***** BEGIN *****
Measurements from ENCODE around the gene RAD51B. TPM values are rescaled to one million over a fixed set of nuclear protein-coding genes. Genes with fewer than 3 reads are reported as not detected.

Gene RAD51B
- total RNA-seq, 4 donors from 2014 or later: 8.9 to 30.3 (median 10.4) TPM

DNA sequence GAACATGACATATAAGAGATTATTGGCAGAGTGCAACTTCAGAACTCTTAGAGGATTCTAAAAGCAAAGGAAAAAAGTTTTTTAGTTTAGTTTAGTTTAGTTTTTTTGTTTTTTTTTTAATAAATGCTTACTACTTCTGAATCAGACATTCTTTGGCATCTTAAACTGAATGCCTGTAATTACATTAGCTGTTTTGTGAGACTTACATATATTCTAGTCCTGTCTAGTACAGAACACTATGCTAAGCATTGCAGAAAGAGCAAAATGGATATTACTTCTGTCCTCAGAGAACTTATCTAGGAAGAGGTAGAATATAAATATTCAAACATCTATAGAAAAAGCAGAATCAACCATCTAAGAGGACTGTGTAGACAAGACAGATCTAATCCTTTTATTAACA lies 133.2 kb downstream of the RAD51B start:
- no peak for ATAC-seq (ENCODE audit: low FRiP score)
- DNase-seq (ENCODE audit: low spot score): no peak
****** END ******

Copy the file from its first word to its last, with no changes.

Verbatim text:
Measurements from ENCODE around the gene RAD51B. TPM values are rescaled to one million over a fixed set of nuclear protein-coding genes. Genes with fewer than 3 reads are reported as not detected.

Gene RAD51B
- total RNA-seq, 4 donors from 2014 or later: 8.9 to 30.3 (median 10.4) TPM

DNA sequence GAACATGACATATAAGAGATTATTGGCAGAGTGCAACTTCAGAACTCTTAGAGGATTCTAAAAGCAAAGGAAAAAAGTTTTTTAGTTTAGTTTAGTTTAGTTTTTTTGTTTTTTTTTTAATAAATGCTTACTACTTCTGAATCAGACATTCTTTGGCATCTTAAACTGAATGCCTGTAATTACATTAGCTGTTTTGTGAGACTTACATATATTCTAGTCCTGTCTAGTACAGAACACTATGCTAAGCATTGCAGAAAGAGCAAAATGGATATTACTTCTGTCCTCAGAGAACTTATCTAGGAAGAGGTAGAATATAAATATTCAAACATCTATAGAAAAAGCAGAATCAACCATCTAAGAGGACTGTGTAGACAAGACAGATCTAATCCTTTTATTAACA lies 133.2 kb downstream of the RAD51B start:
- no peak for ATAC-seq (ENCODE audit: low FRiP score)
- DNase-seq (ENCODE audit: low spot score): no peak